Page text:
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The World Health Organization (WHO) defines neglected tropical diseases (NTDs) as a diverse group of primarily infectious diseases, which disproportionately affect poor and marginalized populations worldwide. In this context, NTDs are responsible for important morbidity and mortality and justify a global response. Moreover, NTDs are relatively neglected by research and development as well as by funding, if compared with the magnitude of the public health problem they represent. This happens even though, unlike other infectious diseases, they can be prevented, controlled and eliminated by targeted public health interventions. NTDs are mainly prevalent in communities from low-income countries in tropical and sub-tropical areas but are also present in upper–middle-income countries, including several in Europe. Here, we provide an update on the most relevant parasitic endemic or imported NTDs in Italy and illustrate the rationale for the establishment of the Italian network on NTDs, an alliance of scientific societies, institutes, foundations, universities and non-profit organizations united to fight NTDs.
We report the events of an Italian top league soccer club that took place in 1 year (from March 2020 to February 2021) at the time of coronavirus disease 2019 (COVID-19) pandemic. In early March 2020, just before sport competitions were called off due to the national lockdown in Italy, the team, which included 27 players and 26 staff at the time, faced a COVID-19 outbreak, with 16 confirmed and seven probable cases, including three staff members who had to be hospitalised. In May 2020, at the resumption of the training sessions, a high prevalence of anti-severe acute respiratory syndrome coronavirus 2 (SARS-CoV-2) immunoglobulin G positivity (35/53, 66%) was detected among the members of the group. In the following months, sport activities were organised behind closed doors with stringent risk mitigation procedures in place. As of February 2021, only two new cases of SARS-CoV-2 infection were detected within the group, against more than 3500 nasopharyngeal swabs and 1000 serological tests.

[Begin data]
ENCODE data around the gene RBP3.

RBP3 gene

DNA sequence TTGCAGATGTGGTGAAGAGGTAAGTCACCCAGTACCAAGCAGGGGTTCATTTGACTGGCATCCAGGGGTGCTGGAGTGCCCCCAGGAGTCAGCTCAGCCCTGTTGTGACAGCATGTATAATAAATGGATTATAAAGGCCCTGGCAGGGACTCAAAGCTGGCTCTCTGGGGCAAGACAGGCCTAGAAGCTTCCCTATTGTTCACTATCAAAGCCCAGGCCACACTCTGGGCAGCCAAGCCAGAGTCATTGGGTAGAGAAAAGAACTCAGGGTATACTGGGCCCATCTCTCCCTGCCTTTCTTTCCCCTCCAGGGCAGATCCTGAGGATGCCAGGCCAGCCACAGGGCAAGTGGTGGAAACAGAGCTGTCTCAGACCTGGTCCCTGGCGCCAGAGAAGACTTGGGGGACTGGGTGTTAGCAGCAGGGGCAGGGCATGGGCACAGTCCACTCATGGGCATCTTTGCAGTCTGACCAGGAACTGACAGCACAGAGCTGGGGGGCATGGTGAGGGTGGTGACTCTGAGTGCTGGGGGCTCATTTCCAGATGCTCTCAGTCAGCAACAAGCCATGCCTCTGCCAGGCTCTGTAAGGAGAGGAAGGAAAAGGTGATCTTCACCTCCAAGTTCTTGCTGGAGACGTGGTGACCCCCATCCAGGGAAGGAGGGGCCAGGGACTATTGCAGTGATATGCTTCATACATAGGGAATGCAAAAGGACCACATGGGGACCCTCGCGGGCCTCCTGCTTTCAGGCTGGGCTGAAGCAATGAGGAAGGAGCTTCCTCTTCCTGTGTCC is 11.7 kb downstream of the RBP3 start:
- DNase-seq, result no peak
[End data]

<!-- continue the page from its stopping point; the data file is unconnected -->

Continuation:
We assessed hand hygiene adherence in 2 infectious disease units. In one unit, adherence declined slightly from year 1 (84.2%) to year 4 (71.0%) after a multimodal intervention but remained much higher than before intervention. Adherence dropped in the second unit after a loss of leadership (from 50.7% to 5.7%). Strong leadership presence may improve hand hygiene adherence.
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